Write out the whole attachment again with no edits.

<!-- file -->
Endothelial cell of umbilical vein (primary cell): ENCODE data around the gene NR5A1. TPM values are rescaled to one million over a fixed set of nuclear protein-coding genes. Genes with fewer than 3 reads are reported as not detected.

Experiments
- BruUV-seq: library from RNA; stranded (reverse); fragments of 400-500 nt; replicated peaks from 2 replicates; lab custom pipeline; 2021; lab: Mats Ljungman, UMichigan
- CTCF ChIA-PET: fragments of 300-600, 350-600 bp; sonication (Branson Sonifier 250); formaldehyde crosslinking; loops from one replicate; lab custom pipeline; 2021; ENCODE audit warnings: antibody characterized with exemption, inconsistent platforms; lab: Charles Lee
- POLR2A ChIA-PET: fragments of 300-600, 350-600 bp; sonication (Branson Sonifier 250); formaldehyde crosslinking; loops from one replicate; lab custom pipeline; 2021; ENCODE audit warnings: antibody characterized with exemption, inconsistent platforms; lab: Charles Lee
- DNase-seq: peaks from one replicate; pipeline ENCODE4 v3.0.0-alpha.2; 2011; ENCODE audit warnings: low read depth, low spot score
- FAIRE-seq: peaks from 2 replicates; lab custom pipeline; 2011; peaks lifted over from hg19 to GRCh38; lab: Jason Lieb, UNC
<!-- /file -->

Endothelial cell of umbilical vein (primary cell): ENCODE data around the gene NR5A1. TPM values are rescaled to one million over a fixed set of nuclear protein-coding genes. Genes with fewer than 3 reads are reported as not detected.

Experiments
- BruUV-seq: library from RNA; stranded (reverse); fragments of 400-500 nt; replicated peaks from 2 replicates; lab custom pipeline; 2021; lab: Mats Ljungman, UMichigan
- CTCF ChIA-PET: fragments of 300-600, 350-600 bp; sonication (Branson Sonifier 250); formaldehyde crosslinking; loops from one replicate; lab custom pipeline; 2021; ENCODE audit warnings: antibody characterized with exemption, inconsistent platforms; lab: Charles Lee
- POLR2A ChIA-PET: fragments of 300-600, 350-600 bp; sonication (Branson Sonifier 250); formaldehyde crosslinking; loops from one replicate; lab custom pipeline; 2021; ENCODE audit warnings: antibody characterized with exemption, inconsistent platforms; lab: Charles Lee
- DNase-seq: peaks from one replicate; pipeline ENCODE4 v3.0.0-alpha.2; 2011; ENCODE audit warnings: low read depth, low spot score
- FAIRE-seq: peaks from 2 replicates; lab custom pipeline; 2011; peaks lifted over from hg19 to GRCh38; lab: Jason Lieb, UNC